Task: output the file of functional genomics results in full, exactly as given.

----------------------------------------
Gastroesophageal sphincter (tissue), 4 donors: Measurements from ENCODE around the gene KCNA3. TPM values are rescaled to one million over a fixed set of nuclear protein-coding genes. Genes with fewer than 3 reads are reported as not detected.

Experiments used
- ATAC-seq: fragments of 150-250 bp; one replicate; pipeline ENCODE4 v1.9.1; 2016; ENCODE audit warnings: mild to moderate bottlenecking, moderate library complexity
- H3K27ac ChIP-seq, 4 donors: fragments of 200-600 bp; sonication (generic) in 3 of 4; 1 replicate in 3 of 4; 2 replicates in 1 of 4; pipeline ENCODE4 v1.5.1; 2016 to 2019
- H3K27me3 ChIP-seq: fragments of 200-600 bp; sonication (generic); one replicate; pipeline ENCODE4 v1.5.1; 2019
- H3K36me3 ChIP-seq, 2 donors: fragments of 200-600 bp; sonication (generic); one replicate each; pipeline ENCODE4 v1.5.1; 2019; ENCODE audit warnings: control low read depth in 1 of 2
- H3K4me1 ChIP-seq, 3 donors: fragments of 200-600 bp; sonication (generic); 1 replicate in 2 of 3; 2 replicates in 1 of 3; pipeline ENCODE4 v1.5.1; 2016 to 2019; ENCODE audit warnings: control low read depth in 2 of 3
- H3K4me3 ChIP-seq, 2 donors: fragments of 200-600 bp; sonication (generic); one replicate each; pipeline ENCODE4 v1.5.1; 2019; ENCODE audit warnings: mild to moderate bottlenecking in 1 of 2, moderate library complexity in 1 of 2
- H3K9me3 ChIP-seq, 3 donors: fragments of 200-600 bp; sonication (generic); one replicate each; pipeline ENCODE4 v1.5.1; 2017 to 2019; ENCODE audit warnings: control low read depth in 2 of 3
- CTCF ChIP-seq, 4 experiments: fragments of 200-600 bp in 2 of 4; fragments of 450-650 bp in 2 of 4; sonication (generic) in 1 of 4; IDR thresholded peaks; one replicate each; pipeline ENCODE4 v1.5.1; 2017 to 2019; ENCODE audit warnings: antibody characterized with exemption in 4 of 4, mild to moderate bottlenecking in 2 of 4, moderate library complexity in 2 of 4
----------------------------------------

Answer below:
Gastroesophageal sphincter (tissue), 4 donors: Measurements from ENCODE around the gene KCNA3. TPM values are rescaled to one million over a fixed set of nuclear protein-coding genes. Genes with fewer than 3 reads are reported as not detected.

Experiments used
- ATAC-seq: fragments of 150-250 bp; one replicate; pipeline ENCODE4 v1.9.1; 2016; ENCODE audit warnings: mild to moderate bottlenecking, moderate library complexity
- H3K27ac ChIP-seq, 4 donors: fragments of 200-600 bp; sonication (generic) in 3 of 4; 1 replicate in 3 of 4; 2 replicates in 1 of 4; pipeline ENCODE4 v1.5.1; 2016 to 2019
- H3K27me3 ChIP-seq: fragments of 200-600 bp; sonication (generic); one replicate; pipeline ENCODE4 v1.5.1; 2019
- H3K36me3 ChIP-seq, 2 donors: fragments of 200-600 bp; sonication (generic); one replicate each; pipeline ENCODE4 v1.5.1; 2019; ENCODE audit warnings: control low read depth in 1 of 2
- H3K4me1 ChIP-seq, 3 donors: fragments of 200-600 bp; sonication (generic); 1 replicate in 2 of 3; 2 replicates in 1 of 3; pipeline ENCODE4 v1.5.1; 2016 to 2019; ENCODE audit warnings: control low read depth in 2 of 3
- H3K4me3 ChIP-seq, 2 donors: fragments of 200-600 bp; sonication (generic); one replicate each; pipeline ENCODE4 v1.5.1; 2019; ENCODE audit warnings: mild to moderate bottlenecking in 1 of 2, moderate library complexity in 1 of 2
- H3K9me3 ChIP-seq, 3 donors: fragments of 200-600 bp; sonication (generic); one replicate each; pipeline ENCODE4 v1.5.1; 2017 to 2019; ENCODE audit warnings: control low read depth in 2 of 3
- CTCF ChIP-seq, 4 experiments: fragments of 200-600 bp in 2 of 4; fragments of 450-650 bp in 2 of 4; sonication (generic) in 1 of 4; IDR thresholded peaks; one replicate each; pipeline ENCODE4 v1.5.1; 2017 to 2019; ENCODE audit warnings: antibody characterized with exemption in 4 of 4, mild to moderate bottlenecking in 2 of 4, moderate library complexity in 2 of 4